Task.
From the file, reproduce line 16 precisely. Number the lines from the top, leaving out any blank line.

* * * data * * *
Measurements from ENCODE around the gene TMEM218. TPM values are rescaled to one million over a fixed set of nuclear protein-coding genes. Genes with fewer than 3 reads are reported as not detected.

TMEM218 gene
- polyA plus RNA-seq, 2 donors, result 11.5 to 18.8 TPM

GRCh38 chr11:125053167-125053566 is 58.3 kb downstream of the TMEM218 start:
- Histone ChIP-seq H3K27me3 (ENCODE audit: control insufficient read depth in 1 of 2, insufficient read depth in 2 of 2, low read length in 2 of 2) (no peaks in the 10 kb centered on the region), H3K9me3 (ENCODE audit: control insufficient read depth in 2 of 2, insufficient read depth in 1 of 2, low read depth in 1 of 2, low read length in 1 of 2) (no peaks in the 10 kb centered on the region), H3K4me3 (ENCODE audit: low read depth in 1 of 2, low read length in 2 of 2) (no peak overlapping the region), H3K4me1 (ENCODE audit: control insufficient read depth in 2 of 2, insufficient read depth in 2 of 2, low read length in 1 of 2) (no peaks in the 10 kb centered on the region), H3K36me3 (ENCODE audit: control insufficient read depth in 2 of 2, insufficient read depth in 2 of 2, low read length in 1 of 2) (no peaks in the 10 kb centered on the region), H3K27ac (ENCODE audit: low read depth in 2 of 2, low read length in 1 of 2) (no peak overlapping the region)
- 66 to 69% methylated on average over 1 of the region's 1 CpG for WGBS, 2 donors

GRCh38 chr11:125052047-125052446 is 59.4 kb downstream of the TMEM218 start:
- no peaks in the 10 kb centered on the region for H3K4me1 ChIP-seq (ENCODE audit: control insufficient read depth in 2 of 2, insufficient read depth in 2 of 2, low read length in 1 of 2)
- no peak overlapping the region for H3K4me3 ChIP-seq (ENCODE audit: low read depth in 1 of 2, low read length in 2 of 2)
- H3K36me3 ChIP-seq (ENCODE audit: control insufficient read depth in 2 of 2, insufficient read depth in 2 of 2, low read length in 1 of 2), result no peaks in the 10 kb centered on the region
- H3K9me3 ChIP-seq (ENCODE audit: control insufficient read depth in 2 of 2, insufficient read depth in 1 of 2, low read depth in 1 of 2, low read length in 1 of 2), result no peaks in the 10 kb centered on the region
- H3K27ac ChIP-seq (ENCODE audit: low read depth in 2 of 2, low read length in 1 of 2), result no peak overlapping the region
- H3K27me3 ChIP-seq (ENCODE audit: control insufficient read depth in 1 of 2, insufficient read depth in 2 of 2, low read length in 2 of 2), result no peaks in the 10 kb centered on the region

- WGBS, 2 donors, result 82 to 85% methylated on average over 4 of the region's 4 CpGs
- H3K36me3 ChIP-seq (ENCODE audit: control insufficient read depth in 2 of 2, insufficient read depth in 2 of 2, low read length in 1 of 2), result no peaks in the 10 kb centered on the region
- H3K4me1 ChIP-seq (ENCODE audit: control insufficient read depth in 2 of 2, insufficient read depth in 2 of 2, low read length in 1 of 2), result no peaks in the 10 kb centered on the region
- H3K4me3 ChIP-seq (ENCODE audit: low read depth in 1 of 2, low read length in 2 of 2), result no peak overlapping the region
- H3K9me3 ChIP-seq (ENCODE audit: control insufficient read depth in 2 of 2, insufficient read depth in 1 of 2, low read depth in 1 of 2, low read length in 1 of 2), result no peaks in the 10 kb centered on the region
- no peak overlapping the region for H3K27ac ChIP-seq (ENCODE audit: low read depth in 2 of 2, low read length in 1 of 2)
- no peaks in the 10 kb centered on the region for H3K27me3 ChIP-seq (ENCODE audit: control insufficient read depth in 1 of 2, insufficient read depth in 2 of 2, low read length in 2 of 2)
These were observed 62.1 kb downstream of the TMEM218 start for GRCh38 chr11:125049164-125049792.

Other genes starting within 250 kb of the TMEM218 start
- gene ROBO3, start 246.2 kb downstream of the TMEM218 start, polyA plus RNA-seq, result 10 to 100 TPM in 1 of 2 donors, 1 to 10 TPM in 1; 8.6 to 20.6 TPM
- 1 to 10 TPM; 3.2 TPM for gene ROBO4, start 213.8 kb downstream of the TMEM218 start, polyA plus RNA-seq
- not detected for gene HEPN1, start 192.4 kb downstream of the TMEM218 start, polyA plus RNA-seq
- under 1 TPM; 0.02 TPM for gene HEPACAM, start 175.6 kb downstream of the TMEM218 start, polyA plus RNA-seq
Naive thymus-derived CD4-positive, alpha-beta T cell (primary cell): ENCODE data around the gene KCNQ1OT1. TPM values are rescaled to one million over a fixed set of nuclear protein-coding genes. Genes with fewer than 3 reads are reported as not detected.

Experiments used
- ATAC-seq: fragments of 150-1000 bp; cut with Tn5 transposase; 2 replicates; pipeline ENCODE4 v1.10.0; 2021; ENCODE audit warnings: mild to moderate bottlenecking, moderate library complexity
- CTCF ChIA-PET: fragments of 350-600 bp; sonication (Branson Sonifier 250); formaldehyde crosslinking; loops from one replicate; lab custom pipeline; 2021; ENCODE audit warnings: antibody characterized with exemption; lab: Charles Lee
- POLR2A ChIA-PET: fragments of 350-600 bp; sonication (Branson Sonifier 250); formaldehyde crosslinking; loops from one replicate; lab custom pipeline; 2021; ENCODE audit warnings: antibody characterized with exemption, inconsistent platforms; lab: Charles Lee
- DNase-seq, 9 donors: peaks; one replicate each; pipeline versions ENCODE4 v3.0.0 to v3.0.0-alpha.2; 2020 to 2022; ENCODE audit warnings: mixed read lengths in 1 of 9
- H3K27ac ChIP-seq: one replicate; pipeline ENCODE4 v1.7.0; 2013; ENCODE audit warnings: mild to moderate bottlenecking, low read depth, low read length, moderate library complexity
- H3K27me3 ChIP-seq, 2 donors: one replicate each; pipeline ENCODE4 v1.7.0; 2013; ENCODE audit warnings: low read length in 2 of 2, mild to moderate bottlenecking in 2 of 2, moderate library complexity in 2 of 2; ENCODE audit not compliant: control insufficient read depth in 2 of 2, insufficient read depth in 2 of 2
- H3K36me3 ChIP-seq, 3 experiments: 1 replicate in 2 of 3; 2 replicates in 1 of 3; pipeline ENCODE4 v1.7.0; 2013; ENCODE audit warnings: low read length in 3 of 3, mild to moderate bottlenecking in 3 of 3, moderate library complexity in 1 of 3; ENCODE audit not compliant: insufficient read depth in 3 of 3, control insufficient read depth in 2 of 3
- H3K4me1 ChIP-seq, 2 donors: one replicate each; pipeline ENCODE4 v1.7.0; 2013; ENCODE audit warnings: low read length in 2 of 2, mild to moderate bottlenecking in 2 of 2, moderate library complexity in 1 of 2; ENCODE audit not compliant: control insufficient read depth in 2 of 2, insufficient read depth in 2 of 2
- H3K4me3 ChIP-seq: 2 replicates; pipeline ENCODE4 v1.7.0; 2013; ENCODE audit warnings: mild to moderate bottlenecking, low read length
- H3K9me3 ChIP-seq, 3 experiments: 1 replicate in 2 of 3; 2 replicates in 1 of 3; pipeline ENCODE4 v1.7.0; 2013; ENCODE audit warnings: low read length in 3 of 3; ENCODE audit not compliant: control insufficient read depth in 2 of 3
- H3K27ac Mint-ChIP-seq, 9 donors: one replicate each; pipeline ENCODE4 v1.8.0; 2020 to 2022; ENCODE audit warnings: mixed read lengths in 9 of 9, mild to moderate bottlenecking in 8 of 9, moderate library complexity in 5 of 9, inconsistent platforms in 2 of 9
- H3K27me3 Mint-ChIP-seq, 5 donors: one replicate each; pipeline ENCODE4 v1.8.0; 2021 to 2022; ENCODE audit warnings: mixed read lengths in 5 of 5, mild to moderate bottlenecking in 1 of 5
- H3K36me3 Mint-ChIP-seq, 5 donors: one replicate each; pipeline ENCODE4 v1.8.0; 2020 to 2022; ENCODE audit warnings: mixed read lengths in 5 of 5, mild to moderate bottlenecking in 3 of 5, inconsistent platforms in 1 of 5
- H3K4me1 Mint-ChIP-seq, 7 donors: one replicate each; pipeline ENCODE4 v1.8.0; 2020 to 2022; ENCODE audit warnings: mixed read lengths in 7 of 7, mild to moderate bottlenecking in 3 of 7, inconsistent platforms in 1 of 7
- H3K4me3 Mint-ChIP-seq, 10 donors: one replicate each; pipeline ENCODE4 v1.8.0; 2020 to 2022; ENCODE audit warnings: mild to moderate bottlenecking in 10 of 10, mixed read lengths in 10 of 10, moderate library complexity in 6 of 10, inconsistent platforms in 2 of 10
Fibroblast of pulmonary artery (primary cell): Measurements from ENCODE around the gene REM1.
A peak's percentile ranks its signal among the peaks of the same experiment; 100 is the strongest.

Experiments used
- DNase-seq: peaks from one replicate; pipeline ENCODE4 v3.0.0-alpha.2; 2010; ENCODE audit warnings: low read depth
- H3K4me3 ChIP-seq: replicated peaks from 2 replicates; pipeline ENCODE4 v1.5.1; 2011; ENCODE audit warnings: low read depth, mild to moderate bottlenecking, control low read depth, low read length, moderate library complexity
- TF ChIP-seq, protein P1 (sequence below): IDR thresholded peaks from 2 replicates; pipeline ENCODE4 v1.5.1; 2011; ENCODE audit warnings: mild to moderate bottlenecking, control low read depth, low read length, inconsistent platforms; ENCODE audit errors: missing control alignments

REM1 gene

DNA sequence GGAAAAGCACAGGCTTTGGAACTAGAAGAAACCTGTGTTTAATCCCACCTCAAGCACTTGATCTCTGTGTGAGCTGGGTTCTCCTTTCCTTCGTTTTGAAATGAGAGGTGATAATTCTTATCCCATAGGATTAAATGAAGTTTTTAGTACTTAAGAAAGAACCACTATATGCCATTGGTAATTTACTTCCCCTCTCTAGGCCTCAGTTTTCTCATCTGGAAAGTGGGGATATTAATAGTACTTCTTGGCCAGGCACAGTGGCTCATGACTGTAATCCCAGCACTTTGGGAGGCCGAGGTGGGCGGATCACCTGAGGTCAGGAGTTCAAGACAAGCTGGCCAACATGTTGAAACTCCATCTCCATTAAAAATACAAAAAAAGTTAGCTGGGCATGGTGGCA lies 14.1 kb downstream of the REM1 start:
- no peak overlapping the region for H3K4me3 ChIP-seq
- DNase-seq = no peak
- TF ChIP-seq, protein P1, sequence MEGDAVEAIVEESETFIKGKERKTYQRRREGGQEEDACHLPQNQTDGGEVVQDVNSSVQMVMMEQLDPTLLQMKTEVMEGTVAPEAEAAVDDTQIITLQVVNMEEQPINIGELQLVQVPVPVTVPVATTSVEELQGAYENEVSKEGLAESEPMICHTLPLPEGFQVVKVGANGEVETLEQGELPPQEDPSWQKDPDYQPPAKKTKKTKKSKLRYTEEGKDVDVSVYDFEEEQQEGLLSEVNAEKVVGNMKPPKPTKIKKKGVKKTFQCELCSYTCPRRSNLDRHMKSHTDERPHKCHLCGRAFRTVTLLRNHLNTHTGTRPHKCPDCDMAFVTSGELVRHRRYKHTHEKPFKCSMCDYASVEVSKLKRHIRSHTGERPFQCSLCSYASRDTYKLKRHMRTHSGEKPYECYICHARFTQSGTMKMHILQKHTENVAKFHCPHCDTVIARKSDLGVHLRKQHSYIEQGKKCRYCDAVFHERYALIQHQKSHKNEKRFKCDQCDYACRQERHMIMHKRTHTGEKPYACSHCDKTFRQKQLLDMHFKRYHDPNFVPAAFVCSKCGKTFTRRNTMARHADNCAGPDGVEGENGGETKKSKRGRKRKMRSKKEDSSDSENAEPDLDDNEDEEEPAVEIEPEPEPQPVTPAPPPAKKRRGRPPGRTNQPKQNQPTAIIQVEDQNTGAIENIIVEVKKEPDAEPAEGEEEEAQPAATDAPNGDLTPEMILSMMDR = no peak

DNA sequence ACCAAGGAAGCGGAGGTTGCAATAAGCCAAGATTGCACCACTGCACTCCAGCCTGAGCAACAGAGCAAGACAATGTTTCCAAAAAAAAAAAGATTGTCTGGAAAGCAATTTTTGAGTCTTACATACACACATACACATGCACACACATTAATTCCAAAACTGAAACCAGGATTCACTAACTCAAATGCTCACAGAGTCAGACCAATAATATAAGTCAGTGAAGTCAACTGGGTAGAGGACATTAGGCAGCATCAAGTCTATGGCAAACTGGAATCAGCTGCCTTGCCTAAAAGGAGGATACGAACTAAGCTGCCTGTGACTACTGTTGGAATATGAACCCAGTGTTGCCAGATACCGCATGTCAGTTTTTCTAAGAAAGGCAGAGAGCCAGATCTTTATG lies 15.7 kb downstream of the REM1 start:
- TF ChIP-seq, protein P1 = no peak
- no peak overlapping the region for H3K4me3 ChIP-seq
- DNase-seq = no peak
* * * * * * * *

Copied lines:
- H3K4me1 ChIP-seq (ENCODE audit: control insufficient read depth in 2 of 2, insufficient read depth in 2 of 2, low read length in 1 of 2), result no peaks in the 10 kb centered on the region